How to Run a Financial Health Check for Your Business

Your accountant will scold you for not keeping a balance sheet or income statement. Yes, maintaining accurate reports is important for any business. But what do you do with your financial documents once they’re in your hands? Analysing your financial data is just as important as collecting it.

You should run a business financial health check periodically. An annual report is prudent for the success of your business, but you may run a check more often if you are growing quickly.

Not sure where to begin? Let’s talk about the steps to taking your financial reporting and turning it into meaningful insights about the direction of your business.

Steps to determine your business’s financial health

A financial health check helps you determine if your business is meeting its financial performance expectations. Fair warning: To do the job thoroughly, you need to analyse multiple documents and compare many financial ratios. In other words, you can’t simply look at your bank statement to determine if you’re doing well.

To run a complete financial health check for a business, you should look at your balance sheet and income statement, analyse your current cash flow, and look at common financial ratios related to your debt and equity.

Analyse your balance sheet

A balance sheet is an important bookkeeping document. This report reveals the financial liquidity of your business at any given moment in time (how quickly could you pay off your current debts?). It also reveals the state of your working capital, or whether or not you have the cash to complete day-to-day operations.

Your business’s balance sheet lists assets on one side and debts and stakeholder equity on the other side. In short: Assets = Liabilities + Equity. The two sides of a balance sheet should even out. If you are doing well, your assets will be in the positive and continue to grow over time.

A balance sheet with errors, or a series of balance sheets that trend toward more liabilities than assets, may be red flags about your financial health.

Analyse your income statement

An income statement is a bit more specific than your balance sheet. It narrows its focus to your earnings and expenditures during a certain period of time, often a financial quarter.

This report reveals whether you have experienced profit or loss during the time period covered in the document. In fact, the report is often called a profit and loss statement. Your gross profit is determined by taking your revenue and subtracting the cost of goods sold.

If your income statements have an upward trend, you are likely in good shape. However, an income statement may also reveal that your expenses continue to outpace your revenue — not a good sign.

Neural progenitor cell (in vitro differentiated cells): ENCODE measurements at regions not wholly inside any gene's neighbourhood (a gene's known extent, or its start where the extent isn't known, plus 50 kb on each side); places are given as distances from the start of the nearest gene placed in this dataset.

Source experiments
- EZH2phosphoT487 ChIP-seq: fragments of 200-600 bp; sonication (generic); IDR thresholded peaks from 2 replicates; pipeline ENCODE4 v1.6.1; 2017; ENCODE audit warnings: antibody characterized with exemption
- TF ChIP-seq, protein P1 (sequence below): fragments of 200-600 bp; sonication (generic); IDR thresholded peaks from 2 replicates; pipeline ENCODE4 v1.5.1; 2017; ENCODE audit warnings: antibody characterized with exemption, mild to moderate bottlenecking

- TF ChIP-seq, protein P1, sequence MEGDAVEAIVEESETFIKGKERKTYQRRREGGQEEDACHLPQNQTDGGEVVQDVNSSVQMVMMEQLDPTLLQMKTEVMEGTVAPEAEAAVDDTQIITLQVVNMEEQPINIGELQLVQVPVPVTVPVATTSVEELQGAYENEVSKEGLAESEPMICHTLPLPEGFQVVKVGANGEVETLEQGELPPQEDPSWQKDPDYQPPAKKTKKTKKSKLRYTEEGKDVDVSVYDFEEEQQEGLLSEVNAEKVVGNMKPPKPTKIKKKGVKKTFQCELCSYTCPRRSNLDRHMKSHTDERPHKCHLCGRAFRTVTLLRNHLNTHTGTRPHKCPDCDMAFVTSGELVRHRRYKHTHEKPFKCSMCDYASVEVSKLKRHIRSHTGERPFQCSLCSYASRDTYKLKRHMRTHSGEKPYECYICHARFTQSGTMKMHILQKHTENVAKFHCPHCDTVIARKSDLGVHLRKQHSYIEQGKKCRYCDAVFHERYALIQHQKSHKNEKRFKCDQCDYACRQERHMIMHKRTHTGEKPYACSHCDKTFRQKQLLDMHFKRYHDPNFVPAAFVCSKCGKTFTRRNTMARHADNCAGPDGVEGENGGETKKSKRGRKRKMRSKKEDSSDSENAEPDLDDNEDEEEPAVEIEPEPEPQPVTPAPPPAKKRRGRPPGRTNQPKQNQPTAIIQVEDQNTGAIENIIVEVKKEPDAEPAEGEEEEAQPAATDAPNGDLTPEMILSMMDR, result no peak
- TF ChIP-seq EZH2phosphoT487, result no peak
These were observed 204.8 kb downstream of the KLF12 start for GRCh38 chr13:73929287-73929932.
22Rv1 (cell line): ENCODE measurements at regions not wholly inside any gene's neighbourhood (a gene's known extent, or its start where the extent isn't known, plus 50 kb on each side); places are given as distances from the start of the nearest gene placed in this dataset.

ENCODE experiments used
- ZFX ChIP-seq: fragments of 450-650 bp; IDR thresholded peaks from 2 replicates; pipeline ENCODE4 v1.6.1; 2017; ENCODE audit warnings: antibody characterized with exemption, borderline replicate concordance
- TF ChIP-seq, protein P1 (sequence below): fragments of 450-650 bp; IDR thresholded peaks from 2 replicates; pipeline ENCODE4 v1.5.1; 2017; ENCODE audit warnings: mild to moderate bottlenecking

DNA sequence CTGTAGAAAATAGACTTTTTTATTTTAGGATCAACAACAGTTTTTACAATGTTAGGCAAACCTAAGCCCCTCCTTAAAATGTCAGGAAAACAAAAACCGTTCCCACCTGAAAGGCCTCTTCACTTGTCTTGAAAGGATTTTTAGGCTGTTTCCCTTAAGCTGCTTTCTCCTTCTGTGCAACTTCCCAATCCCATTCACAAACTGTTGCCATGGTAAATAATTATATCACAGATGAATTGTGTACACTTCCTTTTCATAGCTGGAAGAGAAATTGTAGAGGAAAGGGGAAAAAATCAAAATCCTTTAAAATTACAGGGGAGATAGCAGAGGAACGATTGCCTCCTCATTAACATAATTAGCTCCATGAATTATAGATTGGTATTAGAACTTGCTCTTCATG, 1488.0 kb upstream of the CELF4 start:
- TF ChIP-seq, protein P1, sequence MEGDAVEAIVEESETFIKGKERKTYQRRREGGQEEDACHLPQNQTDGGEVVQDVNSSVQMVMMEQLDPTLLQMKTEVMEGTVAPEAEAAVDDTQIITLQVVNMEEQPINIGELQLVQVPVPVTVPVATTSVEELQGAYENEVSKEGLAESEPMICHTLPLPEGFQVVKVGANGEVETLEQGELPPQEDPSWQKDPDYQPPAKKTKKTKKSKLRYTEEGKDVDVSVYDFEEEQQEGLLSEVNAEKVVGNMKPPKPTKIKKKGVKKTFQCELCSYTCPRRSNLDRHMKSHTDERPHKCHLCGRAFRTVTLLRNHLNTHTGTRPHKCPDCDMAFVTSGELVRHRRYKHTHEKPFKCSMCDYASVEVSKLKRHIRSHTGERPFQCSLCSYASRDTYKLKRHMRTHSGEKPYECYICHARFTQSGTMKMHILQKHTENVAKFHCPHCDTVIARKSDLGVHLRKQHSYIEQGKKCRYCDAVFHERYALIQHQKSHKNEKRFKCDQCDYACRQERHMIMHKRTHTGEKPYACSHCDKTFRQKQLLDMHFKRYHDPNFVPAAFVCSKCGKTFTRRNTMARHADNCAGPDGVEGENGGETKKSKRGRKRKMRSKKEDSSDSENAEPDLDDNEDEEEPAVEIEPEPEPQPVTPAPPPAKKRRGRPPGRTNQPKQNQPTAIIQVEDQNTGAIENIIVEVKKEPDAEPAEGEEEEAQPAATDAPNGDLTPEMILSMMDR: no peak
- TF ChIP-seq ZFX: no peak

Analyse your cash flow statement

A cash flow statement measures the money or money equivalents that are coming in and out of your business. It doesn’t look at revenue like your income statement does, but rather answers the question: Where is our money going?

You can use a cash flow statement to identify seasonal trends. For instance, you may notice that costs are higher during certain periods of time. The sale of your goods and services may also wax and wane over the course of a year. Comparing cash flow statements can help you identify when to buy materials and when to market certain products. 

There are several main components that should go into your cash flow analysis:

  1. Opening balance. How much cash and cash equivalent do you have on hand at the start of the analysed period?
  2. Cash incoming. How much money came in from sales, grants, tax rebates, and other sources? You should calculate your total cash incoming. 
  3. Cash outgoing. What did you spend on purchases, rents, marketing, payroll, and other expenditures? Calculate your total outgoing cash. 
  4. Closing balance. When you subtract the total cash outgoing from cash incoming, are you left with a positive or negative number? 

Look at financial ratios

There are several key ratios often used during a business financial health check. 

  • Profit Margins: Your business has a gross profit margin and a net profit margin. Your gross profit margin measures your profits per sale before expenses. Your net profit margin reveals that percentage of each sale that counts as profit after expenses. 
  • Coverage Ratio: Broadly, a coverage ratio measures whether your business can pay its debts. But coverage ratios are often broken down into more specific expenses. For instance, the earned interest ratio tells you whether you can make interest payments. The formula is: earnings before income and taxes/interest expenses. You should aim for an interest coverage ratio of at least 2:1.